The SNAP Challenge

The SNAP Challenge

Being on Government Assistance Isn’t All It’s Cracked Up to Be

“The biggest bummer for me was not being able to buy Starbucks because it was too costly,” said Hannah Anderson, a Human Nutrition grad student, of the SNAP challenge.

The Supplemental Nutrition Assistance Program Challenge was designed to allow participants to see how it is to live off only $4.15 a day. SNAP, also known as food stamps, feeds millions of Americans every month. The program has enacted this activity to bring awareness to the importance of receiving these benefits and hoping to make an impact so that long-term action will take place.

“I’ve been to ALDI a lot and I’ve bought two pounds of brown rice for $1 and some eggs,” said Miranda Gartman, a Human Nutrition Graduate student.

The SNAP Challenge makes you think about what you’re eating and the preparation of the meal before even going to the grocery store. Sometimes you can’t buy things you’re used to buying because it’s not in the budget according to SNAP Challenge participants.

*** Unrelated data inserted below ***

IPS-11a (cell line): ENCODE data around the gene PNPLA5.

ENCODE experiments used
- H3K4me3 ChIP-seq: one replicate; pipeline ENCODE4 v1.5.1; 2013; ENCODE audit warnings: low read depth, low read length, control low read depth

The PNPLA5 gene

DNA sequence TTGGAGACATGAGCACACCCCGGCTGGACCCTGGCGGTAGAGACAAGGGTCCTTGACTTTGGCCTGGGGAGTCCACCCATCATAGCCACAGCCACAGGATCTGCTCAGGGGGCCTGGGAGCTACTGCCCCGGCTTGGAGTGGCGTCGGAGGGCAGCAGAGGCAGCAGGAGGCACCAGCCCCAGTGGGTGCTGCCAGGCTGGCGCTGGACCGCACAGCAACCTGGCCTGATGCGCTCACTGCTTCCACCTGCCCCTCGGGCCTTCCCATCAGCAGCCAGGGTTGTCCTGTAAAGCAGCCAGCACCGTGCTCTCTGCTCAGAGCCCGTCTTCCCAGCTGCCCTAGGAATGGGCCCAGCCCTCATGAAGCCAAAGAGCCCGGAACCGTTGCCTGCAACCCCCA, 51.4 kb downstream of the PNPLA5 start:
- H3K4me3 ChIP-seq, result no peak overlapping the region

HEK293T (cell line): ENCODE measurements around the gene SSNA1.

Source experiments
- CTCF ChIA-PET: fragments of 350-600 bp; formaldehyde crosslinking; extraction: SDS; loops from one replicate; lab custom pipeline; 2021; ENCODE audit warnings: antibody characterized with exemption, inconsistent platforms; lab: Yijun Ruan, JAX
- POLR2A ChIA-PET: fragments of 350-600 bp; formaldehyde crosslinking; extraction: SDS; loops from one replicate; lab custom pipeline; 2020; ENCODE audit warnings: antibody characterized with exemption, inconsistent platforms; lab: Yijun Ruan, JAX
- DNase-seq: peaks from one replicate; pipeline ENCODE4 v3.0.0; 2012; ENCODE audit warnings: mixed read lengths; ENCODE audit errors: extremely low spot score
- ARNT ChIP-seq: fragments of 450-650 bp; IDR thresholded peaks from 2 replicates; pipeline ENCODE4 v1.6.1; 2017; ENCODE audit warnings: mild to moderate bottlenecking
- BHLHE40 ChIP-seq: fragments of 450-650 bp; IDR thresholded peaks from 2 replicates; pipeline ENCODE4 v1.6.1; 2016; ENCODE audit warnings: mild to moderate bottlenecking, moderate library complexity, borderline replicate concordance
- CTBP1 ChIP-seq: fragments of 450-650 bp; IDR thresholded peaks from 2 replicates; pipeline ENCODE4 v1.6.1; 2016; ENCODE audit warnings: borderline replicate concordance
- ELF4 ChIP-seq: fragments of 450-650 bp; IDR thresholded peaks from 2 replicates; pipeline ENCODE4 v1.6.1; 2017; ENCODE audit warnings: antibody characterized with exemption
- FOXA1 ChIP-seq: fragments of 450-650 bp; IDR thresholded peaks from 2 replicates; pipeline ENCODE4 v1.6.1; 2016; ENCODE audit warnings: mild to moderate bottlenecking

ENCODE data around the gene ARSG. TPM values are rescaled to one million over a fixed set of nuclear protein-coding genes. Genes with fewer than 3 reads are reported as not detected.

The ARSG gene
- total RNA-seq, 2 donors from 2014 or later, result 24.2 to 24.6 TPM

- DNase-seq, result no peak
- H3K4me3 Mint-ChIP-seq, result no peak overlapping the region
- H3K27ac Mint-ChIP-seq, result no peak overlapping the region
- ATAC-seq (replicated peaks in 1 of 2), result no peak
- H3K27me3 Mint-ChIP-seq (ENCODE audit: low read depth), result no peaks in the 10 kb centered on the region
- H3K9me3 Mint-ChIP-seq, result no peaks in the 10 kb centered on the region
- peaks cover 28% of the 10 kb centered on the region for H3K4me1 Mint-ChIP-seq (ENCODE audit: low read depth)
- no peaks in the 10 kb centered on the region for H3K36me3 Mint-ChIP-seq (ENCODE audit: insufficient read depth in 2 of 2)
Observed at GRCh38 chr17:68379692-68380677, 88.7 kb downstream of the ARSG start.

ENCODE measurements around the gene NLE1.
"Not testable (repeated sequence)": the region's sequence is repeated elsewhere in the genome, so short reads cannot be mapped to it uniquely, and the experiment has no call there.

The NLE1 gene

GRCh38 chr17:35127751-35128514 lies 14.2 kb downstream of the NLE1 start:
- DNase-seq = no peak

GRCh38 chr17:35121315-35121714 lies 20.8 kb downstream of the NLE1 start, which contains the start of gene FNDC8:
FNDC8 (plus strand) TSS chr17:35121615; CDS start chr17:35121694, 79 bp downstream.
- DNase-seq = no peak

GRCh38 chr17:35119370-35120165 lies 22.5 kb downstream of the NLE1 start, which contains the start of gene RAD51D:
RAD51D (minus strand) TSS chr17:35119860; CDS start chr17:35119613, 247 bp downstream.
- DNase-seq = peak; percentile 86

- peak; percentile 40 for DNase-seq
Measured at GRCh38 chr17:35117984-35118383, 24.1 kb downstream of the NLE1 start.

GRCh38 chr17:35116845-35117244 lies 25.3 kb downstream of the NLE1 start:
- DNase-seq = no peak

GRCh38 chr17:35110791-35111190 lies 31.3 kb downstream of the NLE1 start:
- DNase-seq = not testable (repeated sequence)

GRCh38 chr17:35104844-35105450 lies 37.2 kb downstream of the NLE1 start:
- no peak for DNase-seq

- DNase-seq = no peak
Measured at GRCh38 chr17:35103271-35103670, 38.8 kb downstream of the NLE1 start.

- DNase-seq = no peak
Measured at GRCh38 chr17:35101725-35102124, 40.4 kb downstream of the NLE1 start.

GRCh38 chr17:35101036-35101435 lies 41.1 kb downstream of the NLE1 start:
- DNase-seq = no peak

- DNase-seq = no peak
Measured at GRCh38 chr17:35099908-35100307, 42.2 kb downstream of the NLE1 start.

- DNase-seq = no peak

“I did not buy any meat or fresh food because it did not fit into my budget. I had to plan out what I wanted to buy when I went to the grocery store so I did not go over my budget,” Anderson said.

Foods that were bought on the challenge weren’t necessarily nutritious but affordable. Rice, beans, canned foods and frozen vegetables were staples for the participants.

Participants across the board have all agreed that doing the challenge has made them more aware of the difficulties families face on food stamps. “If I had to live on the program my quality of life would be worse and I would constantly worry,” said Tyler Wallace, a Human Nutrition grad student. The benefits from the challenge range from empathy for those on food stamps to more of an appreciation of the money you spend.

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